Interesting about 60th and Division. As part of the project they’re cutting back the SE corner of 52nd and Division, but I guess that’s just to allow cars to zoom around the corner from NB 52nd to EB Division. (plans for that intersection: http://s11.postimg.org/4ohdzlrib/52and_Div.png)

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            • Michael Andersen (News Editor)
              Michael Andersen (News Editor) January 24, 2014 at 4:52 pm

              Good catch, Stevie. That’s weird. I guess you’re right about the reason but I’m not sure.

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              • Rich Newlands January 24, 2014 at 5:46 pm

                The reason we are cutting back the corner is so that shcool buses (one just up the street on Division) can make the turn on to Division with the new lane configuration that pushes the travel lane closer to the curb

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              • Stevie January 24, 2014 at 9:44 pm

                Okay, that makes since. I hadn’t realized how the new configuration restricts turning movement.

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              • Michael Miller January 28, 2014 at 5:36 pm

                Stevie, thanks for noticing this. This change to the southeast corner of 52nd and Division is doing exactly the opposite of what we should be trying to do with livable streets projects: we are increasing the corner turn radius (which increases the speed of turning cars and trucks) while at the same time increasing the pedestrian-crossing distance. This increases the risk of (higher-speed) right hooks and increases the risk to pedestrians.

                What is the cost for this one corner of this one intersection? I haven’t seen any other engineering drawings for the project, but it seems plausible that this is the single most expensive piece of the project: The curb line is being relocated, which requires new roadway, a relocated stormwater inlet and new storm piping, a new traffic signal pole and arm, and a rebuilt sidewalk.

                All this expense — and increased hazard for cyclists and pedestrians — because “the new lane configuration […] pushes the travel lane closer to the curb.” Couldn’t we come up with a *much* preferable solution if parking were simply eliminated on *both* sides of 52nd for the first 100 feet (or whatever) south of Division? And free up a couple hundred thousand dollars to use elsewhere in the project for something that increases safety for bikes and peds, instead of making it worse?

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              • Stevie January 28, 2014 at 6:03 pm

                Well it looks as though the parking removal is already planned for both sides there. http://s23.postimg.org/jpj63qx1n/52div.png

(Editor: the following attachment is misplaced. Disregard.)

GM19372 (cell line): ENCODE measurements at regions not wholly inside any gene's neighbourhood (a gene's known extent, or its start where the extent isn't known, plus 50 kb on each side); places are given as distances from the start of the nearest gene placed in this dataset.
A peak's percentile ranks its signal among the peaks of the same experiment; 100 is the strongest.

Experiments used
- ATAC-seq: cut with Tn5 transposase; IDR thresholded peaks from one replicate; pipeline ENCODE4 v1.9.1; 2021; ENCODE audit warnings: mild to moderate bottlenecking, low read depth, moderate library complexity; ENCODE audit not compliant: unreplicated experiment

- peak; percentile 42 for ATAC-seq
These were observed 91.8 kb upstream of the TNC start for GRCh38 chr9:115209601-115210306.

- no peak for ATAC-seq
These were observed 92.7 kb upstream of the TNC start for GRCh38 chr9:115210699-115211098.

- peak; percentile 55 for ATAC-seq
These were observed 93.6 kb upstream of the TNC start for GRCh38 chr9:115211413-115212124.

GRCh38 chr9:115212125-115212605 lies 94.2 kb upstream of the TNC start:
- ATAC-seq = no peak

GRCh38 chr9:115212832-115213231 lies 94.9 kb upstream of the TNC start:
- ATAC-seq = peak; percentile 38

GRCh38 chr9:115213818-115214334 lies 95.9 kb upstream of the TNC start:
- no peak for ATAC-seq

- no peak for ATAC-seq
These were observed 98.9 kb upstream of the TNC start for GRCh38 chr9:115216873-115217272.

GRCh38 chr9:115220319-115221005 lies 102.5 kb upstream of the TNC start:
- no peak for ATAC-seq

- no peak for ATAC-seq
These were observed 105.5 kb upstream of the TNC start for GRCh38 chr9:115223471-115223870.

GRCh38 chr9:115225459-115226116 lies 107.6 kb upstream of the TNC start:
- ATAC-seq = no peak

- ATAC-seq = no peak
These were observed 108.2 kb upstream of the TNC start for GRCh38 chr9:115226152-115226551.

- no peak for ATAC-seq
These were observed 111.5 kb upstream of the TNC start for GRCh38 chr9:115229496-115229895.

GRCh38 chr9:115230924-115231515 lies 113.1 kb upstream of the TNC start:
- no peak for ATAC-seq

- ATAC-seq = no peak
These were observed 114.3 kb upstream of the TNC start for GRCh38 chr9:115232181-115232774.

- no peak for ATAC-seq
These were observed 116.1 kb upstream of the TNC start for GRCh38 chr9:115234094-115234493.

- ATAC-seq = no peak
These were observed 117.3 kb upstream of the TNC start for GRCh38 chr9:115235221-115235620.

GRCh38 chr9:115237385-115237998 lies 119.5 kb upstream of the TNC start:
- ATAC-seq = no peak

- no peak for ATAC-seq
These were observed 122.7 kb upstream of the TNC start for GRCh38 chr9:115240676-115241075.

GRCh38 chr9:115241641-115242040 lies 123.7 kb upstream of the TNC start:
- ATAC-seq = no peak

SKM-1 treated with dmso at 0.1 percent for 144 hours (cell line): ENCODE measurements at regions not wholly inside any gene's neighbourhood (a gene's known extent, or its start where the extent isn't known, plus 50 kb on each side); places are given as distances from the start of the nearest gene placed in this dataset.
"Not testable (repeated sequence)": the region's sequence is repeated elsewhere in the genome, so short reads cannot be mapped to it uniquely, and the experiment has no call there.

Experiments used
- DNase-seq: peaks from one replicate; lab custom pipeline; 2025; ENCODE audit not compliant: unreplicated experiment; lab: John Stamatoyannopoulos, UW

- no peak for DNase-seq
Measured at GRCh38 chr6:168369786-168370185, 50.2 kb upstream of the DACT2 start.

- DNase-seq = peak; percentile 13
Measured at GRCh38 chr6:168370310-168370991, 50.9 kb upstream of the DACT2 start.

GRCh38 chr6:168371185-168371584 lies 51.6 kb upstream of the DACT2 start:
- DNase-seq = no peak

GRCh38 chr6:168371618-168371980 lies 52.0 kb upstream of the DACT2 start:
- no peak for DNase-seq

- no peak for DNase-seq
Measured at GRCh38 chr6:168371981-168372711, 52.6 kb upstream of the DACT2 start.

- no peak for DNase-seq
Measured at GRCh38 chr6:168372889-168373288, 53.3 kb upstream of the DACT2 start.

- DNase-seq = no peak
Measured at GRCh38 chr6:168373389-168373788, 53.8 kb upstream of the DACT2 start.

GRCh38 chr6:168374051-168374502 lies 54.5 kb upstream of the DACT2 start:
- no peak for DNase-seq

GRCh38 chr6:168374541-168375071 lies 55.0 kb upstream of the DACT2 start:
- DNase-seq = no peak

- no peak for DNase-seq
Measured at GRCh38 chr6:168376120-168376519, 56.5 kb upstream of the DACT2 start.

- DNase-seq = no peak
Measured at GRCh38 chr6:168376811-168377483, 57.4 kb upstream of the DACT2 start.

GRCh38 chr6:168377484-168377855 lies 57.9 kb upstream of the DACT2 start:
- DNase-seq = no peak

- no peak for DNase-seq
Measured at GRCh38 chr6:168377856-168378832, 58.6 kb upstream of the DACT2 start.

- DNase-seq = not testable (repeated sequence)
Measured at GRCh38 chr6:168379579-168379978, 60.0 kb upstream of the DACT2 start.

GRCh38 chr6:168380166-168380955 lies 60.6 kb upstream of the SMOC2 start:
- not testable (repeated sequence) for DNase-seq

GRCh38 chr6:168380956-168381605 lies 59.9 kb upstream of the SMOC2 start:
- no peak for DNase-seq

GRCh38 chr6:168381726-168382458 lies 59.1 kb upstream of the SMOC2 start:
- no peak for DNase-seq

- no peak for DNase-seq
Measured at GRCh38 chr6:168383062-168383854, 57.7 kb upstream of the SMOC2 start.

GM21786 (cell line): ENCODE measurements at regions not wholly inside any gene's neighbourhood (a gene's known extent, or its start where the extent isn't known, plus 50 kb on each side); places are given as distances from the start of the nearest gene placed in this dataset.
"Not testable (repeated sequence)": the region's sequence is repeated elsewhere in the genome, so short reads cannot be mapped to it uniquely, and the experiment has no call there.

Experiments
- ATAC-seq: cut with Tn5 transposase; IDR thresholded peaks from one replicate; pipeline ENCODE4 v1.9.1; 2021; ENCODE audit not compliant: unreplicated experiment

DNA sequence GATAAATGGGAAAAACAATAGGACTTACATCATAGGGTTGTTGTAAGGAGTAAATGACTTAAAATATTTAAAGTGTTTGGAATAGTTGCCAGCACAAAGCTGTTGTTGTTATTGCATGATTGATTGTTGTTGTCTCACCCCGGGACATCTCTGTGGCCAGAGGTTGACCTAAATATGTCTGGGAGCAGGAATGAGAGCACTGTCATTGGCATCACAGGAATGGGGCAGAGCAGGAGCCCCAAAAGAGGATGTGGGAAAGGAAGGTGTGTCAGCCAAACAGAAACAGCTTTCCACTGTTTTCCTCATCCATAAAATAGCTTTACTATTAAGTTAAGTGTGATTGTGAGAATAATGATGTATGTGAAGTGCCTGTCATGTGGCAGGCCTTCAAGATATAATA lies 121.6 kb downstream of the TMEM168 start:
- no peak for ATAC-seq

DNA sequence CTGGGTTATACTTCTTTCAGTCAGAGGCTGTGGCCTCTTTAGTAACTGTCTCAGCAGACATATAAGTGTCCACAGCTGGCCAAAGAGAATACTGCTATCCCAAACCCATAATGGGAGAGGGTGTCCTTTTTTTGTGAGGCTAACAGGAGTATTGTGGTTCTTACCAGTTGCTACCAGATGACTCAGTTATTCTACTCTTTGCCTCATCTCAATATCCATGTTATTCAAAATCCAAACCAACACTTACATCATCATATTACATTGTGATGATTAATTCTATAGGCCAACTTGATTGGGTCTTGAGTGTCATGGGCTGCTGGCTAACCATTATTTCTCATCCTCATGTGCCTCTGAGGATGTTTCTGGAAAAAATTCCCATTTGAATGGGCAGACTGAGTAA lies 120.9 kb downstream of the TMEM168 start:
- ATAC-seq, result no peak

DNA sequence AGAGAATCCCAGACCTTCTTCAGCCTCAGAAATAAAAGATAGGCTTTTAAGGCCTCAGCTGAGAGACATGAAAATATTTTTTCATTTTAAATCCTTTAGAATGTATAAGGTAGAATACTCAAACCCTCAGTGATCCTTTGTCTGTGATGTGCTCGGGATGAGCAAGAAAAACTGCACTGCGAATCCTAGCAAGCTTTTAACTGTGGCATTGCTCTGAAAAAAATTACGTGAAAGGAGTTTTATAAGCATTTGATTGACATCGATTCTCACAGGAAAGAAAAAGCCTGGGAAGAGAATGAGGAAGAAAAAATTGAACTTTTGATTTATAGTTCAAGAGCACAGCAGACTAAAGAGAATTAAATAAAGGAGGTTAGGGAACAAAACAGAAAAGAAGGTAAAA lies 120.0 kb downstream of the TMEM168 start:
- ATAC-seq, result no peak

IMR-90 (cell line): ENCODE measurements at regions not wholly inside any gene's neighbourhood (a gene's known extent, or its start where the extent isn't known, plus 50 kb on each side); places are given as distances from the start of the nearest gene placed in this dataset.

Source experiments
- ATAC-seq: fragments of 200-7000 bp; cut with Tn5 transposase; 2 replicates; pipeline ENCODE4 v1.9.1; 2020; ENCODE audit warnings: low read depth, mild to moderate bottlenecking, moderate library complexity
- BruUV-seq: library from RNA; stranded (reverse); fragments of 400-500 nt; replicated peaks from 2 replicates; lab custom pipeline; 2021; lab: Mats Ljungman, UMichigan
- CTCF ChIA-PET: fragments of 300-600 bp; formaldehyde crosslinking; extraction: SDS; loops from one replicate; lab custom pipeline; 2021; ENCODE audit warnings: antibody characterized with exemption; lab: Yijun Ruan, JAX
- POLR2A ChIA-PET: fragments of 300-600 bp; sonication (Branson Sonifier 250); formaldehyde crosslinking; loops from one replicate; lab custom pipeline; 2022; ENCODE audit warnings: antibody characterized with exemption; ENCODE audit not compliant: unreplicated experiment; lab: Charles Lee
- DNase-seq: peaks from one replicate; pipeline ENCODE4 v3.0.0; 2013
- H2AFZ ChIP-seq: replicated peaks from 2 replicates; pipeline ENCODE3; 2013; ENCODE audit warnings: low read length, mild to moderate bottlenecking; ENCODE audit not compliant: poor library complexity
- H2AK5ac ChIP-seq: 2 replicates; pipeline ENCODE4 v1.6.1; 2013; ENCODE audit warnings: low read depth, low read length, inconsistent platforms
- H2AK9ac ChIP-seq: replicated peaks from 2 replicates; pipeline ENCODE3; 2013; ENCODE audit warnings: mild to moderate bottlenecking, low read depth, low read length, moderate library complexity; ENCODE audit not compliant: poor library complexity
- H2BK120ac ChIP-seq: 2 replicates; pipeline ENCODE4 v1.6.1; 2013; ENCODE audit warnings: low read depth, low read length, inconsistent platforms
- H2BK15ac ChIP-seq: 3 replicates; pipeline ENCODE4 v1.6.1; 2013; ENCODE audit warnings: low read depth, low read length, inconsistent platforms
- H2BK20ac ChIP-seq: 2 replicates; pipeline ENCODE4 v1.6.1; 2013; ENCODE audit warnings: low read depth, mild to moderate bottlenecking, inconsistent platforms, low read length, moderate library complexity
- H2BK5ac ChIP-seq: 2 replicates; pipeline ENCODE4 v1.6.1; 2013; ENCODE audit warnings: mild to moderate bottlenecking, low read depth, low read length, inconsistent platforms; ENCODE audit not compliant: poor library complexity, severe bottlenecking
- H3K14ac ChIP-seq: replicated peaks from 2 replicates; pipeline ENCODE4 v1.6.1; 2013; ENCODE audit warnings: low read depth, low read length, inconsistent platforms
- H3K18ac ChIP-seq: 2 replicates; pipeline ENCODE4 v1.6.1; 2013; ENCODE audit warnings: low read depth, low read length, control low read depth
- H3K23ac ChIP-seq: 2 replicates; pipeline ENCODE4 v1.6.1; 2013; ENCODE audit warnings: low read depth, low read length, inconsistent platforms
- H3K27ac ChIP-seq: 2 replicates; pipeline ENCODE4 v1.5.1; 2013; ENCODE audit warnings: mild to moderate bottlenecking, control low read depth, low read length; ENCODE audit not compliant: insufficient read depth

Perhaps there could have been other alternatives though. I’m sure the cost is significant, but the project also includes a pedestrian hybrid signal, a rapid flash beacon, and other median islands and curb extensions/cuts that make it relatively small in the grand scheme of things. Plans here: ftp://ftp02.portlandoregon.gov/PBOT/CDS/T00121%20-%20NE-SE%2050s%20Bikeway/Utility%20Notice%203_PLANS–Bid-Documents–10-30-13/
                The compromised pedestrian safety that seems to be planned for this intersection is worrying, but I don’t really know the different options.

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      • Terry D January 24, 2014 at 9:49 am

        The Mount Tabor NA wants the bus re-routed to Division and give up on Lincoln northbound. Tri-Met has said no.

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    • Terry D January 24, 2014 at 9:47 am

      North Tabor will be fighting for a diverter just south of the medical center/Glisan WHEN traffic volumes come in over the amount. The project manager told us no last year as they do not want to “Place two diverters that close together as it will impede auto traffic.”

      Well, as a neighborhood we have constant problems with Hospital traffic parking in the neighborhood and cut-throughs coming from the north. We want the diverter….and will keep pushing. I will point this out again when our NA is briefed on this project (probably not until a bid is approved).

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      • paikikala January 24, 2014 at 10:31 am

        Sounds like a good place for a parking permit program.

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        • Terry D January 25, 2014 at 9:40 am

          This is being looked into as we speak. I suspect though, that my neighbors will say “It is not yet time, we would prefer physical diversion.” In our long term comprehensive plan letter to the city, we are calling for significant density north of Glisan. Once this comes, there will have to be permit parking…the question is whether this time has come. I think so, but I suspect my neighbors will say no and prefer physical diversion.

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    • Stevie January 23, 2014 at 9:24 pm

      nevermind… found the final plans. no physical diverter.

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  • Adam H. January 23, 2014 at 9:22 pm

    No protected bike lanes?

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    • Terry D January 25, 2014 at 9:43 am

      Since this is funded with federal money the plans were approved years ago and before th SW Multnomah “Experiment.” I suspect, that if it was being designed now, 52nd would have one row of parking to be used as the buffer, but the jury is still out as to whether more cyclists prefer the curb-tight bike lane with a row of cars as a buffer or this standard six foot lane in the door zone.